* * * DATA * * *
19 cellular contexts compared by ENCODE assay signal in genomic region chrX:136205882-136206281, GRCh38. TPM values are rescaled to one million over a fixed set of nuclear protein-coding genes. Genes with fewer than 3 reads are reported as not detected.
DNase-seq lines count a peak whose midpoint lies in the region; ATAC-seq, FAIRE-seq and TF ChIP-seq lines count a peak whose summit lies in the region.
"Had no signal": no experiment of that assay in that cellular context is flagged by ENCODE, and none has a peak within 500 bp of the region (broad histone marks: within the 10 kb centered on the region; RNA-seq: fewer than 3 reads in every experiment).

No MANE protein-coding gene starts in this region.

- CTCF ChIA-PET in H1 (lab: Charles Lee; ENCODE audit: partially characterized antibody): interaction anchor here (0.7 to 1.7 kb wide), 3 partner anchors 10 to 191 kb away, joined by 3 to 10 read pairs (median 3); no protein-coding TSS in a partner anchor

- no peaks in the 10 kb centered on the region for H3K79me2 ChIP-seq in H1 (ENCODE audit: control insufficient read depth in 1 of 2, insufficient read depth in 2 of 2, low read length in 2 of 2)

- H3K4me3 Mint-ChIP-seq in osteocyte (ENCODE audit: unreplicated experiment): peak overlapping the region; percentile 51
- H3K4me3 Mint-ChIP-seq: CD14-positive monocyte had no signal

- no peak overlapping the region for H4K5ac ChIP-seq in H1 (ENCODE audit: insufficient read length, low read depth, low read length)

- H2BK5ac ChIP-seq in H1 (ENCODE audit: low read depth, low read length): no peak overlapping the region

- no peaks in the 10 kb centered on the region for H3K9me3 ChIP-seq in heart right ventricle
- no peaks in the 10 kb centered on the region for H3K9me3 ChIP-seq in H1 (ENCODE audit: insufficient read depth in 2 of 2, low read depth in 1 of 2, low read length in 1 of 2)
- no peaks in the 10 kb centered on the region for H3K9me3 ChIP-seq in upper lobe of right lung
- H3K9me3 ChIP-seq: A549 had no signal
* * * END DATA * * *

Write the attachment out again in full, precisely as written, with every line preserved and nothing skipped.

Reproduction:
19 cellular contexts compared by ENCODE assay signal in genomic region chrX:136205882-136206281, GRCh38. TPM values are rescaled to one million over a fixed set of nuclear protein-coding genes. Genes with fewer than 3 reads are reported as not detected.
DNase-seq lines count a peak whose midpoint lies in the region; ATAC-seq, FAIRE-seq and TF ChIP-seq lines count a peak whose summit lies in the region.
"Had no signal": no experiment of that assay in that cellular context is flagged by ENCODE, and none has a peak within 500 bp of the region (broad histone marks: within the 10 kb centered on the region; RNA-seq: fewer than 3 reads in every experiment).

No MANE protein-coding gene starts in this region.

- CTCF ChIA-PET in H1 (lab: Charles Lee; ENCODE audit: partially characterized antibody): interaction anchor here (0.7 to 1.7 kb wide), 3 partner anchors 10 to 191 kb away, joined by 3 to 10 read pairs (median 3); no protein-coding TSS in a partner anchor

- no peaks in the 10 kb centered on the region for H3K79me2 ChIP-seq in H1 (ENCODE audit: control insufficient read depth in 1 of 2, insufficient read depth in 2 of 2, low read length in 2 of 2)

- H3K4me3 Mint-ChIP-seq in osteocyte (ENCODE audit: unreplicated experiment): peak overlapping the region; percentile 51
- H3K4me3 Mint-ChIP-seq: CD14-positive monocyte had no signal

- no peak overlapping the region for H4K5ac ChIP-seq in H1 (ENCODE audit: insufficient read length, low read depth, low read length)

- H2BK5ac ChIP-seq in H1 (ENCODE audit: low read depth, low read length): no peak overlapping the region

- no peaks in the 10 kb centered on the region for H3K9me3 ChIP-seq in heart right ventricle
- no peaks in the 10 kb centered on the region for H3K9me3 ChIP-seq in H1 (ENCODE audit: insufficient read depth in 2 of 2, low read depth in 1 of 2, low read length in 1 of 2)
- no peaks in the 10 kb centered on the region for H3K9me3 ChIP-seq in upper lobe of right lung
- H3K9me3 ChIP-seq: A549 had no signal